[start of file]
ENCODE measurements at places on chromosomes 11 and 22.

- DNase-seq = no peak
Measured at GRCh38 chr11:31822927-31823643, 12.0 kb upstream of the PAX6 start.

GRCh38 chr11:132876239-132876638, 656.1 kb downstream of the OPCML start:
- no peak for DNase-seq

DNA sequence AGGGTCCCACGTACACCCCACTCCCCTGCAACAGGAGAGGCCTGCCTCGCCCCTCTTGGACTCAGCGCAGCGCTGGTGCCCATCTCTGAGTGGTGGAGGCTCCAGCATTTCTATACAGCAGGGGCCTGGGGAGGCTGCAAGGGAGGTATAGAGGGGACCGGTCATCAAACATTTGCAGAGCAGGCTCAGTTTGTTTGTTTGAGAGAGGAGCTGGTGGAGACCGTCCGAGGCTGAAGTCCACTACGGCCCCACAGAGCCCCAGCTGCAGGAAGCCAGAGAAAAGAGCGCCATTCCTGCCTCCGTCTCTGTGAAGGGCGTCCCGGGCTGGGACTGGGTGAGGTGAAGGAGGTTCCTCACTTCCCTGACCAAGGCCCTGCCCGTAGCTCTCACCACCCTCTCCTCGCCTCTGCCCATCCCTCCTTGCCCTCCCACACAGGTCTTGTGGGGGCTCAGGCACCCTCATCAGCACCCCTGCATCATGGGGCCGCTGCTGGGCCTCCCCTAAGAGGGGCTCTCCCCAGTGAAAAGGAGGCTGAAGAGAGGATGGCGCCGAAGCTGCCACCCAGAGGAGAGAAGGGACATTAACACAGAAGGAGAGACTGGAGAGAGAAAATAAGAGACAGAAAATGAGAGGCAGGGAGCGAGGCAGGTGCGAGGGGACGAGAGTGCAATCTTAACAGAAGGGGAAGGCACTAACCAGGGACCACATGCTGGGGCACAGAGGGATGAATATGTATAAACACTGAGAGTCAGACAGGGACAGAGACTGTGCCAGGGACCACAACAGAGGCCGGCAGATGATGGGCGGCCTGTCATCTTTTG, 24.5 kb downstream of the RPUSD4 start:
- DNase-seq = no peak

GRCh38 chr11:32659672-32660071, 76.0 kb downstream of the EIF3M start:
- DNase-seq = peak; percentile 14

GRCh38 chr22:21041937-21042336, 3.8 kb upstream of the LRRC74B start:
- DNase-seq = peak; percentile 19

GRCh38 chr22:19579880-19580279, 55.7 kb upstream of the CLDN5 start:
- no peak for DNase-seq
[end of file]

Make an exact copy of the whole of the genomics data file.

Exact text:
ENCODE measurements at places on chromosomes 11 and 22.

- DNase-seq = no peak
Measured at GRCh38 chr11:31822927-31823643, 12.0 kb upstream of the PAX6 start.

GRCh38 chr11:132876239-132876638, 656.1 kb downstream of the OPCML start:
- no peak for DNase-seq

DNA sequence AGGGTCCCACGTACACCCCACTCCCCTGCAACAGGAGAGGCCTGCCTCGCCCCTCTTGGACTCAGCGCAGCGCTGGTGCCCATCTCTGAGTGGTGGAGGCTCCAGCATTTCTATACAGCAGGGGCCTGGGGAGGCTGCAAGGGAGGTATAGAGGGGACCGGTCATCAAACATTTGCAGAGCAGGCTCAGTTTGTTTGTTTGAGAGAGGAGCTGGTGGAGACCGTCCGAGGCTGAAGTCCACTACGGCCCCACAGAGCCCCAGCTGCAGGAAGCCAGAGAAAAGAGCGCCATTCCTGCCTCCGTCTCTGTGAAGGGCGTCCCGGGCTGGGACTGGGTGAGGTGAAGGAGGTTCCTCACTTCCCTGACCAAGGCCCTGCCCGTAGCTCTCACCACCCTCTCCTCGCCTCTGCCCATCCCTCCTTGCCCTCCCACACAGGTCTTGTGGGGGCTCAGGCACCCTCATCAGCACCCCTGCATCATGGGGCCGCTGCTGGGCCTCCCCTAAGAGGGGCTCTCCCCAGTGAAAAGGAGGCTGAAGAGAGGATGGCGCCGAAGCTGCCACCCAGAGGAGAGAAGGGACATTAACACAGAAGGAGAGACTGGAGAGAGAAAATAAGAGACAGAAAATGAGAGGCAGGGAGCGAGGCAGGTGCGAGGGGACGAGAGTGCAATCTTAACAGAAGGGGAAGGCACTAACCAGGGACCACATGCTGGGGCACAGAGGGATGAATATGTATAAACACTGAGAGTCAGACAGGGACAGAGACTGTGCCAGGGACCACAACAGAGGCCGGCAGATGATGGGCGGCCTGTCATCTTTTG, 24.5 kb downstream of the RPUSD4 start:
- DNase-seq = no peak

GRCh38 chr11:32659672-32660071, 76.0 kb downstream of the EIF3M start:
- DNase-seq = peak; percentile 14

GRCh38 chr22:21041937-21042336, 3.8 kb upstream of the LRRC74B start:
- DNase-seq = peak; percentile 19

GRCh38 chr22:19579880-19580279, 55.7 kb upstream of the CLDN5 start:
- no peak for DNase-seq